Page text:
Both DN and SM have been shown to release endogenous opioids into the bloodstream, and this is helpful. Beta endorphin is a powerful one that helps reduce SANS overactivity, pain, blood pressure, and anxiety. All good. “The central hypothalamic Beta endorphin has a regulatory role in a variety of functions, including the ANS.12” So, think about what is happening here:
We are significantly affecting the brain with DN and SM. I think a lot of people forget how powerful an effect DN and manipulation both have on the brain. I am going to use an example from a urinary incontinence treatment I perform with needles into the foot and ankle. It is called Posterior Tibial Nerve Stimulation (PTNS), and it was first developed in the 1980s. And no, this is not witchcraft or wizardry; however, it might seem like it sometimes. And no, before you say, “Well, that sounds like acupuncture!” It is not. Acupuncturists have studied this the best, by far, that is for sure. It is using factual, western scientific medical knowledge to help our patients by inserting needles into the body based strictly on neuromusculoskeletal, physiologic, and anatomical understanding. The bottom line is that it should not matter. Helping the patient in a safe manner is all that should matter. There are never going to be too many people in this country using needles when compared to the number of patients who need treatment. The more people performing safe and effective needling, the better off we all are going to be.
Related: Click here to read a short case study on how using both helped improve diaphragm contractility.
The goal of this technique is to affect the brain via the sacral plexus, S2-S4, by stimulating the tibial nerve, an extension of the sacral plexus, with an electrified pair of needles into pathologic tissue somewhere in the distal tibialis posterior and into the arch of the foot, close to the medial plantar nerve, a branch of the tibial nerve. I won’t get into the specifics of the treatment here, but there have been excellent studies done on this using numerous, advanced brain imaging technologies in real time while the treatment is going on. Mostly acupuncture studies. Typically, people with urinary incontinence issues have central sympathetic hyperactivity, as seen in areas like the Pontine Micturition Center (PMC), insula, prefrontal cortex, and the limbic system, which have all been implicated in bladder control. Some call it the Brain Bladder Control Matrix. That’s a cool name, so I like it. During PTNS treatment, we can see a marked reduction in hyperactive electrical activity in these areas of the brain. It’s totally insane. This is a highly effective treatment, with success rates upwards of 80% according to some literature.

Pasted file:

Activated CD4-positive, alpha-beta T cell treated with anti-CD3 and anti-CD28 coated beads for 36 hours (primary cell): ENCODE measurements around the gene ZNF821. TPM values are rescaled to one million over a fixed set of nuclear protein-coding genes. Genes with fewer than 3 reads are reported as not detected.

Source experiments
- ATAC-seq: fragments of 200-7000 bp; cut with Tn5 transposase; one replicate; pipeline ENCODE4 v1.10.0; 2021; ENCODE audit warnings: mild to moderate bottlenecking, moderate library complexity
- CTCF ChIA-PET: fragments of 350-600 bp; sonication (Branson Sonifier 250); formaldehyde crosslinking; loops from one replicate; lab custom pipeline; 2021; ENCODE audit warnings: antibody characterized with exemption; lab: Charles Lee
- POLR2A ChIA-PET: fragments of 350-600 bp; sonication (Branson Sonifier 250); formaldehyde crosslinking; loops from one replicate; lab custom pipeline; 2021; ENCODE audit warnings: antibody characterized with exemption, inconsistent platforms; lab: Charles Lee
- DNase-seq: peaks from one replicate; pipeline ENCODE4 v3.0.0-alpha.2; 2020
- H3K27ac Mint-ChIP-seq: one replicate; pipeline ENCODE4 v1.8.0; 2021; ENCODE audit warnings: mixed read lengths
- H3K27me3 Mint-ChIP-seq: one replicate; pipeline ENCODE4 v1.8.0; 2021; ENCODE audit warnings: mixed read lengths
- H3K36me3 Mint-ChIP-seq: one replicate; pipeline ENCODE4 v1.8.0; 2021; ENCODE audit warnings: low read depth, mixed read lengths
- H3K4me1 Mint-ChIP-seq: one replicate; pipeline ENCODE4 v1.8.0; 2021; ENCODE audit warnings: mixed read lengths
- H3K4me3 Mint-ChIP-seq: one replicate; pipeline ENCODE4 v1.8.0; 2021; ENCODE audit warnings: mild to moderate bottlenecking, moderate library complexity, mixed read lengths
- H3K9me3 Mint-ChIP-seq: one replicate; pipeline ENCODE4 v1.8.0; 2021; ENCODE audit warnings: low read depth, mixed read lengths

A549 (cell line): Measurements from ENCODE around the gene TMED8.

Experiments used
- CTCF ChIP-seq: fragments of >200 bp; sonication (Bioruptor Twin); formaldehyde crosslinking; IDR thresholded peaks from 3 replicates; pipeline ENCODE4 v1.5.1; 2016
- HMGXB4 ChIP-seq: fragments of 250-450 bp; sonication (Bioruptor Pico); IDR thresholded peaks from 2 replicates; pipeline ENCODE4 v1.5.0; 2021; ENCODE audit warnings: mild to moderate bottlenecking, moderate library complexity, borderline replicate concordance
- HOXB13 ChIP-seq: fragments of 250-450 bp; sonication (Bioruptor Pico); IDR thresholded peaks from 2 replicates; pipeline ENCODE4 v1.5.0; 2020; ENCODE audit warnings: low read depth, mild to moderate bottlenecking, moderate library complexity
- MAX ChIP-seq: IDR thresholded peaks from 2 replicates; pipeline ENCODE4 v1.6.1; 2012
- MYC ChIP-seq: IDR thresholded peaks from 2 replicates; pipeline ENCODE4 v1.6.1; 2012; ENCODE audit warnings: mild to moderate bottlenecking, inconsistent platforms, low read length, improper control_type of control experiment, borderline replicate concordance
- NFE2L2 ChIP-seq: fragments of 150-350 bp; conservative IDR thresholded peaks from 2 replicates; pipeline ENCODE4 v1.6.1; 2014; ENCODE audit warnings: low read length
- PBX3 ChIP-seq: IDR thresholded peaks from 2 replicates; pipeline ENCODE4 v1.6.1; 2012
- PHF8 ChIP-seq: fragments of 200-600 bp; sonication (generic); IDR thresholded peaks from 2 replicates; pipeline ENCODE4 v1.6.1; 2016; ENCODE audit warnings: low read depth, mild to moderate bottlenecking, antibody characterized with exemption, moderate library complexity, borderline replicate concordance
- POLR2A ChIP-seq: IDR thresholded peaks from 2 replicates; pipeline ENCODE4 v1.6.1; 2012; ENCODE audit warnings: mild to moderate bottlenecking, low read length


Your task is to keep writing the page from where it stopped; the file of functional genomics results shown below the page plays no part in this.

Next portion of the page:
Now think about this: A young female patient comes in with SIJ pain. She had her first baby 1.5 years ago. Very athletic. Significant deviation of the SIJs and lumbar spine. Hypertonic global lumbopelvic musculature. After the eval, she mentioned that she had urinary incontinence only while running, and she thought this was totally normal. I hate this! This is a very common thought because of the unfortunate way most of our medical schools are operated today. Critical thinking has basically been removed. The pharmaceuticals are pushed so heavily because of the money ties with big pharma that extremely effective, simple, and cheap treatments, like DN or acupuncture, have been completely disregarded. PT schools aren’t any better at teaching their students about manual therapy or pelvic health either. It’s a huge fail all around.
What were we talking about? Ah, yes, so the patient we were speaking about. So, we know from research that S2-S4 have direct connections with the bladder and the brain, both with spinal and supraspinal reflexes. Remember that supraspinal reflexes bypass the spinal cord. It’s magic. Her SIJ was so far out of place that her nerves were getting pushed on by something, muscle, joint, ligament, tendon, whatever it was. So, I told her, yeah, I can fix that, easy. She was like, what? Really? I thought it was permanent. My doctor told me it was normal. Ahhhhh!!!! So, I fixed her.